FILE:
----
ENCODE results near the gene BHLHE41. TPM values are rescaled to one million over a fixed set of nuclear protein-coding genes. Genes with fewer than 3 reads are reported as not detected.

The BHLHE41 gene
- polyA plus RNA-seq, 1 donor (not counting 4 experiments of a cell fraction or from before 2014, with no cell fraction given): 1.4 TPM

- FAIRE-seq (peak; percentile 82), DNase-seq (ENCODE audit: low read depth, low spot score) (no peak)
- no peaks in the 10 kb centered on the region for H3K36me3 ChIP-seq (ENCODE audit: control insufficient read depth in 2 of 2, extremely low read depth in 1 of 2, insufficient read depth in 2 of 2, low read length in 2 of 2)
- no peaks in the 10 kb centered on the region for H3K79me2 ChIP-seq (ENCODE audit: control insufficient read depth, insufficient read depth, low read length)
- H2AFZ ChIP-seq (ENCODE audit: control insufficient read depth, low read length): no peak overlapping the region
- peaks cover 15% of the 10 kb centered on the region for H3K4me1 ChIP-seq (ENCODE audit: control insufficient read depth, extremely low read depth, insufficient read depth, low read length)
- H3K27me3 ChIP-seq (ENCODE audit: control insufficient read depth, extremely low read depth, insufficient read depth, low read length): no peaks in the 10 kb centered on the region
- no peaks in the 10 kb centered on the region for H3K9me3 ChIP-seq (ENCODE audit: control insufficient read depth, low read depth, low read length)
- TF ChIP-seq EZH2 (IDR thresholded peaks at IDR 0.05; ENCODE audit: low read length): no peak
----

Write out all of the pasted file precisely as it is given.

ENCODE results near the gene BHLHE41. TPM values are rescaled to one million over a fixed set of nuclear protein-coding genes. Genes with fewer than 3 reads are reported as not detected.

The BHLHE41 gene
- polyA plus RNA-seq, 1 donor (not counting 4 experiments of a cell fraction or from before 2014, with no cell fraction given): 1.4 TPM

- FAIRE-seq (peak; percentile 82), DNase-seq (ENCODE audit: low read depth, low spot score) (no peak)
- no peaks in the 10 kb centered on the region for H3K36me3 ChIP-seq (ENCODE audit: control insufficient read depth in 2 of 2, extremely low read depth in 1 of 2, insufficient read depth in 2 of 2, low read length in 2 of 2)
- no peaks in the 10 kb centered on the region for H3K79me2 ChIP-seq (ENCODE audit: control insufficient read depth, insufficient read depth, low read length)
- H2AFZ ChIP-seq (ENCODE audit: control insufficient read depth, low read length): no peak overlapping the region
- peaks cover 15% of the 10 kb centered on the region for H3K4me1 ChIP-seq (ENCODE audit: control insufficient read depth, extremely low read depth, insufficient read depth, low read length)
- H3K27me3 ChIP-seq (ENCODE audit: control insufficient read depth, extremely low read depth, insufficient read depth, low read length): no peaks in the 10 kb centered on the region
- no peaks in the 10 kb centered on the region for H3K9me3 ChIP-seq (ENCODE audit: control insufficient read depth, low read depth, low read length)
- TF ChIP-seq EZH2 (IDR thresholded peaks at IDR 0.05; ENCODE audit: low read length): no peak